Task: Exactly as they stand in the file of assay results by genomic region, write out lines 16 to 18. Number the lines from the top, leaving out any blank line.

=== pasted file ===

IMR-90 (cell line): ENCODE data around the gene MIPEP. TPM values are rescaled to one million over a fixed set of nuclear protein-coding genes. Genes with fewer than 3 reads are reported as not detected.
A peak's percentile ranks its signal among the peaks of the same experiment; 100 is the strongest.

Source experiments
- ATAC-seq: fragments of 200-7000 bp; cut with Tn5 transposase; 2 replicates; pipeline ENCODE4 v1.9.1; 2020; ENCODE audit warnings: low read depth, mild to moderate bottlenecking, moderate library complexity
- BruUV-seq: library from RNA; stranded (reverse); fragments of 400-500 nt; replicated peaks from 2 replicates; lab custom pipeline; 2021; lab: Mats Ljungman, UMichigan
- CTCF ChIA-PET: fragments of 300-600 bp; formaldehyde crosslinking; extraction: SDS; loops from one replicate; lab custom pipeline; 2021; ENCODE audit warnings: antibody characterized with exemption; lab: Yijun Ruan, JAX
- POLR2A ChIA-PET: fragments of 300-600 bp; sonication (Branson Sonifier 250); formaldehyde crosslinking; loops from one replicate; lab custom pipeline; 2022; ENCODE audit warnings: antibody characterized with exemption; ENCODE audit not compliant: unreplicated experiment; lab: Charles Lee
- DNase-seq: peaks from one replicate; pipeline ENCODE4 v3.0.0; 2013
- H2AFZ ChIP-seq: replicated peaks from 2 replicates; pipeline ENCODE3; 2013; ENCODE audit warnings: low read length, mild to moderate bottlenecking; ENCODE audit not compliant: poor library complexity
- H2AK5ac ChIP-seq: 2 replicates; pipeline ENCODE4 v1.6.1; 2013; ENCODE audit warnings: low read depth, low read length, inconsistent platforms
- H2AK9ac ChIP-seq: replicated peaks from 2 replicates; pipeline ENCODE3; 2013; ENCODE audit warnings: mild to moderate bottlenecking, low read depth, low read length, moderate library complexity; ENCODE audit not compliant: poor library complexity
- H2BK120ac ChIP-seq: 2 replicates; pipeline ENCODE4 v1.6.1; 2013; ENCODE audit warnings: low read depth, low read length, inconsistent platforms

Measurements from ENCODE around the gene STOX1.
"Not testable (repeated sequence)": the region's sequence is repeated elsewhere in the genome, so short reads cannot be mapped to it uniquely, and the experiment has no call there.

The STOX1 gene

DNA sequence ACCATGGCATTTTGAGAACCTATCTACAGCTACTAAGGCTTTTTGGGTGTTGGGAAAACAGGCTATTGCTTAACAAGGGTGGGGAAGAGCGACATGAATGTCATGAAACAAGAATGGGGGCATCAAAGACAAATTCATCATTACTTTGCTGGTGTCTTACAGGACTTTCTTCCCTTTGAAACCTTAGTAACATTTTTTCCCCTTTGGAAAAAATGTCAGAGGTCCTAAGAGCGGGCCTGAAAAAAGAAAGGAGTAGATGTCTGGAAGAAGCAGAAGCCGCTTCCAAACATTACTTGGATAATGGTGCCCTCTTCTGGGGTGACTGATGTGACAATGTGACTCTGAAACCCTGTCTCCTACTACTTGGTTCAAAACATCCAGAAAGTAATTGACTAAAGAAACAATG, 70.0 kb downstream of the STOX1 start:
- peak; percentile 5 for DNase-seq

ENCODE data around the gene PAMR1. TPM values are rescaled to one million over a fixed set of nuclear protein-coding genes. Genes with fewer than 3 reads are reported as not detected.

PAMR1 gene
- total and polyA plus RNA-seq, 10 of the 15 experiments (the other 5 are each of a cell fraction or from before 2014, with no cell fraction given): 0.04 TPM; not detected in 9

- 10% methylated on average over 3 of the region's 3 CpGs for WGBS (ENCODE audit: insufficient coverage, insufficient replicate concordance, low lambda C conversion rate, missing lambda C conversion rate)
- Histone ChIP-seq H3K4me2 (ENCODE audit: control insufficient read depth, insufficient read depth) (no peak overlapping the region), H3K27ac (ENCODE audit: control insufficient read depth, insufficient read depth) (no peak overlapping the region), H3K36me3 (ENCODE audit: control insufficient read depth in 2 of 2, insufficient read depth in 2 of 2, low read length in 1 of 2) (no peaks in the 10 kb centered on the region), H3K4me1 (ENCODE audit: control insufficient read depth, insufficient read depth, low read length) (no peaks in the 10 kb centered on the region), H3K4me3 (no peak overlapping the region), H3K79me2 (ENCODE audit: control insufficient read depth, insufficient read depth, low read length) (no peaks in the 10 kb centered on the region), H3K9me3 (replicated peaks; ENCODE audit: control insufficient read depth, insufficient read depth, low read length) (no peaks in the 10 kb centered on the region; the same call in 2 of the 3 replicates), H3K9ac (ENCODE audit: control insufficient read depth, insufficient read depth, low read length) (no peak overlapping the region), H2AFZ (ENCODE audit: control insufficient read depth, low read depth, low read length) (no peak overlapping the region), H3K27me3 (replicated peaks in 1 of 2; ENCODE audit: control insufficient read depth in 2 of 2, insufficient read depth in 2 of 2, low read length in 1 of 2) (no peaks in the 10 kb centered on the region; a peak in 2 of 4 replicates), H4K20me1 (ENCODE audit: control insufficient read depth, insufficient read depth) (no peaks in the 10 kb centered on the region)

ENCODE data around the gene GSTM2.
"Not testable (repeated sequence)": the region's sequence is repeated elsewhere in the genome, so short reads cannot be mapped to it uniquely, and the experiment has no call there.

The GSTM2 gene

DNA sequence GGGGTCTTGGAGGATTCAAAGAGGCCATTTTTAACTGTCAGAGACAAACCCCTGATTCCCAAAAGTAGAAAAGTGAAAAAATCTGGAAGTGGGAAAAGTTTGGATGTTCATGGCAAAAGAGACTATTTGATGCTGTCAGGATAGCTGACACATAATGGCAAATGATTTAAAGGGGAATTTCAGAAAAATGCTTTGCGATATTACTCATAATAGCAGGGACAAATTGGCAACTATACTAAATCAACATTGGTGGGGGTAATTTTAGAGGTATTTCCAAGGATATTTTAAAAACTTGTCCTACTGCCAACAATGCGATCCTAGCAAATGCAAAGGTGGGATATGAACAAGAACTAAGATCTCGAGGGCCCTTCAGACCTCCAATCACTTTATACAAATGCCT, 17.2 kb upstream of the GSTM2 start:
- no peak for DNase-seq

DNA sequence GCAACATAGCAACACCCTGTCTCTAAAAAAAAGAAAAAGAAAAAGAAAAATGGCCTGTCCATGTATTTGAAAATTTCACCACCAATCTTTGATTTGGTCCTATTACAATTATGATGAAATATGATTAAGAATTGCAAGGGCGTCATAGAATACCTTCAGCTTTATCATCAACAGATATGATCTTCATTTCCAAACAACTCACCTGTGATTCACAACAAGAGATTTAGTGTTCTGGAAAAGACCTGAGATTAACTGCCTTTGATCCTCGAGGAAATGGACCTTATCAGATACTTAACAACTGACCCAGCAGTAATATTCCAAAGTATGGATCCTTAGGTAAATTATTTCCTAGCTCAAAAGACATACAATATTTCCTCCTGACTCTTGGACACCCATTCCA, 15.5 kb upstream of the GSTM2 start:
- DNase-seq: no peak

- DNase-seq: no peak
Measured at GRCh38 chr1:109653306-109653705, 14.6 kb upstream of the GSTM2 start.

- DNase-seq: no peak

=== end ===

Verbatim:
DNA sequence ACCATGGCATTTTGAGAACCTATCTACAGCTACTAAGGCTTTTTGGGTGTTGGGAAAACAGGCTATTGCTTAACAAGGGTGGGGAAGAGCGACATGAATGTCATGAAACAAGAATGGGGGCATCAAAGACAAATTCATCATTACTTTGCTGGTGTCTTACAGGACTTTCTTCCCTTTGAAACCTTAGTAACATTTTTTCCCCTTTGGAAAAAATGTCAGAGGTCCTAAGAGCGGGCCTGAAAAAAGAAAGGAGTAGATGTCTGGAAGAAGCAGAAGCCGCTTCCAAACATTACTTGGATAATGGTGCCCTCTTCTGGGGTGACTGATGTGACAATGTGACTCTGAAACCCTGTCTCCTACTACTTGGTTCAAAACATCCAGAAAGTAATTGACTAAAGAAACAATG, 70.0 kb downstream of the STOX1 start:
- peak; percentile 5 for DNase-seq

ENCODE data around the gene PAMR1. TPM values are rescaled to one million over a fixed set of nuclear protein-coding genes. Genes with fewer than 3 reads are reported as not detected.